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  1. #621
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    Quote Originally Posted by Arthur Schopenhauer View Post
    We're talking about the Biblical God, right?
    That's all up for interpretation.

  2. #622

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    Quote Originally Posted by MoneyTick View Post
    Documented evidence that there is life after death:

    http://www.near-death.com/experiences/research10.html

    How about being dead in a hospital bed, the blood from your brain depleted, your lungs collapsed, your heart stopped beating - and you saw exactly how the doctors operated on your body for emergency surgery. Luckily, they were able to revive this woman, and later she remembered and recited every word the doctors spoke to the nurses, the exact incisions they made, and she even told the doctors at what time they were able to get her heart beating again because she was able to see the clock in the operating room.

    Did you ever watch TAPS? Its a show on discovery that investigates and scientifically documents evidence of paranormal activity.

    If you are a scientifically orientated person, you would obviously concur with the notion that there is in fact a spiritual realm whereby "ghosts" and "spirits" manifest themselves in the real world.

    If you don't believe in the real-world manifestation of spirits, you are either mentally challenged or lack the ability to fully comprehend simple scientifically documented evidence of which I presume we all here on Typology Central are capable of.

    Thereto, I presume that if spirits and postmortem phenomenon are real - then there must be something that is spiritual in nature after death.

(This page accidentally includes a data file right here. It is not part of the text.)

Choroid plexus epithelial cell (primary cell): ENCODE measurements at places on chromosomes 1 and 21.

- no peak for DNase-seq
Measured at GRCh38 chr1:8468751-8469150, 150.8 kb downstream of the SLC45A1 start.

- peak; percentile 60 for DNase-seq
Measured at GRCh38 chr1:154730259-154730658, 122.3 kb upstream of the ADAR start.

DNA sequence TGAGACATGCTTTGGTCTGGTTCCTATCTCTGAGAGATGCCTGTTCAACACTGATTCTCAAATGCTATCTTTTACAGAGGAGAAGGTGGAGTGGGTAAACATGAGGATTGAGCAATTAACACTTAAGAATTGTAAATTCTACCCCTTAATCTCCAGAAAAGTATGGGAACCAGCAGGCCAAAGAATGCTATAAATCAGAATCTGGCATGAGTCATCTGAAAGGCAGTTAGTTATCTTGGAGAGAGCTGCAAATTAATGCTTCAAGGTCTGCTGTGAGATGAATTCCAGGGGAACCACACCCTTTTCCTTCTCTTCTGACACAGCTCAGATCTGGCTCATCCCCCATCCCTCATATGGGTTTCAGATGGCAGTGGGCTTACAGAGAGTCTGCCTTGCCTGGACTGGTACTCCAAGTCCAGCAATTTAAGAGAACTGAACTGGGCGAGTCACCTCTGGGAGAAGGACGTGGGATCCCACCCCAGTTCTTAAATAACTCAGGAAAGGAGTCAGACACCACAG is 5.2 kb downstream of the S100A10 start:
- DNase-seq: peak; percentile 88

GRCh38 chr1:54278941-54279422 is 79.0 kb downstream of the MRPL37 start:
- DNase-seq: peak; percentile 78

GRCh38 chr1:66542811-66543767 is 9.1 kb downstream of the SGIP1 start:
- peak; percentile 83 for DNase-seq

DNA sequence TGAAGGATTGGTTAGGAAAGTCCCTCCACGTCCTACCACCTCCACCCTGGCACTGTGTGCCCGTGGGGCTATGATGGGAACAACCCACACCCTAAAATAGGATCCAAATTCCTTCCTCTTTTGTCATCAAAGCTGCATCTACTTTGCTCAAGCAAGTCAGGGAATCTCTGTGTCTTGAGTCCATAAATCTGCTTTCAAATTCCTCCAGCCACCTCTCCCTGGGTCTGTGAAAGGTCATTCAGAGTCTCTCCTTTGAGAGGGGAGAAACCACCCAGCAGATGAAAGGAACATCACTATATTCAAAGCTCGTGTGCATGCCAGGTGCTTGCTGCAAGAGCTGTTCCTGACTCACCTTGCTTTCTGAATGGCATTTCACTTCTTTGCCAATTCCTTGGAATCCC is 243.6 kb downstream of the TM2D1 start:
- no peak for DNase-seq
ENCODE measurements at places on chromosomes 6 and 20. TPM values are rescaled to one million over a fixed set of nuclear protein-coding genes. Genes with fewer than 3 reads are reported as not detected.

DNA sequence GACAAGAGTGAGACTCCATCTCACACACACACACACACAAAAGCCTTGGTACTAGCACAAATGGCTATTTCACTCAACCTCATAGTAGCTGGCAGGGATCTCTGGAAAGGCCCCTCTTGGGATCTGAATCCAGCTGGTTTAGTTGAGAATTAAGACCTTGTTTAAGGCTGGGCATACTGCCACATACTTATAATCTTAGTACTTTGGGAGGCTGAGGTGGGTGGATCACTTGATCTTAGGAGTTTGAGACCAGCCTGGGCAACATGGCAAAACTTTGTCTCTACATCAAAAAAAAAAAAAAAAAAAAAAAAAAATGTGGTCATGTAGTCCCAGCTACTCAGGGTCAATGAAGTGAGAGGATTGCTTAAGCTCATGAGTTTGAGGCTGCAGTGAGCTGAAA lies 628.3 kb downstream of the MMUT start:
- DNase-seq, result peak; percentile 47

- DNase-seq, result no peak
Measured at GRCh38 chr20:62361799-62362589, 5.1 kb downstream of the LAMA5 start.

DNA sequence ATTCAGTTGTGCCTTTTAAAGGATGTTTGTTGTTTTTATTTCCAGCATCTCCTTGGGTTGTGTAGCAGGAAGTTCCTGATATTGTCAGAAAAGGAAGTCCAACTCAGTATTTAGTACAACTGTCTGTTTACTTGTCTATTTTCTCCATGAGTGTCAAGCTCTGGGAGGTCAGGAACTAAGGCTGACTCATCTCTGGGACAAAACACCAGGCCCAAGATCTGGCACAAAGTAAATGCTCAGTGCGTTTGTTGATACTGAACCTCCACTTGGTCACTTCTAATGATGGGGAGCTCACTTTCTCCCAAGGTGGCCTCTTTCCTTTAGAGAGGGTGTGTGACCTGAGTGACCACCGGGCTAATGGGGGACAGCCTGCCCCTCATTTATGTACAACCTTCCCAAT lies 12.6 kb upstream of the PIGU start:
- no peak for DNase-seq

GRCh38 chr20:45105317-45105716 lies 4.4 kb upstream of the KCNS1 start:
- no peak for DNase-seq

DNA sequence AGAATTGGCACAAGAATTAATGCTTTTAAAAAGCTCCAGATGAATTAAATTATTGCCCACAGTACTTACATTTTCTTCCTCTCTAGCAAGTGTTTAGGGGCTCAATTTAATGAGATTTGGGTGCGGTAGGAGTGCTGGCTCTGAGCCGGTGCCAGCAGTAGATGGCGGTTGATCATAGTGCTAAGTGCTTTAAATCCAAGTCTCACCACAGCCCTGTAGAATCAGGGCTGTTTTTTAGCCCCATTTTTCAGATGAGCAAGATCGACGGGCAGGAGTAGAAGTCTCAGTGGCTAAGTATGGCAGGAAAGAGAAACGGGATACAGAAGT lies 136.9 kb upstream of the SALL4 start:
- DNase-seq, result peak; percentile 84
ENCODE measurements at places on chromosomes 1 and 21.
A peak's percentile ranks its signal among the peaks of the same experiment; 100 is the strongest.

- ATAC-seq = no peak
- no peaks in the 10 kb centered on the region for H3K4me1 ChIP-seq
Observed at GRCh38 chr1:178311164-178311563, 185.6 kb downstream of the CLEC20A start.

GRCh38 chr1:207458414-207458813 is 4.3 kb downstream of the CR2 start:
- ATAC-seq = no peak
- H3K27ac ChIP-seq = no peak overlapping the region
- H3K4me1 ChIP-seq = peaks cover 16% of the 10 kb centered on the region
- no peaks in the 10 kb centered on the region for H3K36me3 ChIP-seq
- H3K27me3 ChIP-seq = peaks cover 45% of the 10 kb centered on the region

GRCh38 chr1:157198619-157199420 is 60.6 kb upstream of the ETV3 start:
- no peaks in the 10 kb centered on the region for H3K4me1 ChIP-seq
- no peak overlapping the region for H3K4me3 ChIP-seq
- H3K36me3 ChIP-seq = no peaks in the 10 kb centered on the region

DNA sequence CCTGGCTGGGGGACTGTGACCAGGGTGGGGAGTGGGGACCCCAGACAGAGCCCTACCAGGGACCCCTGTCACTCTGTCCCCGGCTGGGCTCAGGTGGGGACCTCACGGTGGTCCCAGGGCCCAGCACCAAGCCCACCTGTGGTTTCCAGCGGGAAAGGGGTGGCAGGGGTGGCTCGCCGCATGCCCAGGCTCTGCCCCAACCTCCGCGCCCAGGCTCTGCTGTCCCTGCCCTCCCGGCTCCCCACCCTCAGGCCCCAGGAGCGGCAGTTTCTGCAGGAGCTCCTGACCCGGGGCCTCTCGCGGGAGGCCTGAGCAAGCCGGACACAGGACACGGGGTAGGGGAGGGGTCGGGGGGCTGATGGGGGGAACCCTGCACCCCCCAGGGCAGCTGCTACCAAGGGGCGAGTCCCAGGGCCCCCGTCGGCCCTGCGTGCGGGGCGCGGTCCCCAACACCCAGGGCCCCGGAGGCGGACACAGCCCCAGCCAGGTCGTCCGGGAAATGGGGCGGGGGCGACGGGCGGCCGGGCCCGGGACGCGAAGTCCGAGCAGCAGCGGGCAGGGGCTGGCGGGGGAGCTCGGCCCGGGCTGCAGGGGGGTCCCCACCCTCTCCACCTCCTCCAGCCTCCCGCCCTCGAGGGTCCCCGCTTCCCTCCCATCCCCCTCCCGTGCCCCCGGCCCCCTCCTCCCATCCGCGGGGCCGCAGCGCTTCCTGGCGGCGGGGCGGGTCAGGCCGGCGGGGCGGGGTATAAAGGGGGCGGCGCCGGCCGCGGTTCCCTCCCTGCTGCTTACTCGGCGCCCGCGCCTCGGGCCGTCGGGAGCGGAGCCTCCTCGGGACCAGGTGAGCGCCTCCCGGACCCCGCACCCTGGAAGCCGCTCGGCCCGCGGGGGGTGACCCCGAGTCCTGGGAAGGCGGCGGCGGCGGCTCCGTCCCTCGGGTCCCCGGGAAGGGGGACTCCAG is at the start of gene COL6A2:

I havent seen TAPS, dont know what that is, I've highlighted/bolded the part of your post which actually makes discussion difficult if not impossible, I want you to think about this. I'm going to list just a couple of reasons, which appear obvious to me, why this sort of dialogue makes discussions difficult and is unhelpful:

    - You dont know from the quotation what my views are on this topic but you have adopted a very definite position which to all appearences you believe is contra my own.

    - Suggesting that people who disagree with your perspective are mentally challenged or lack an ability to comprehend is insulting and impeads discussion. Ridiculing perspectives or points in a topical discussion does not invalidate them however.

    - The statement we all here on Typology Central are capable of is an appeal to an imaginary "gallery" or group of individuals, I've seen people do that to solicit the agreement of other in a kind of "me too" manner and to validate their arguments or invalidate those of others through "weight of numbers". The truth of a thing is not dependent upon "weight of numbers", consensus or the popularity of an opinion or its being shared by others.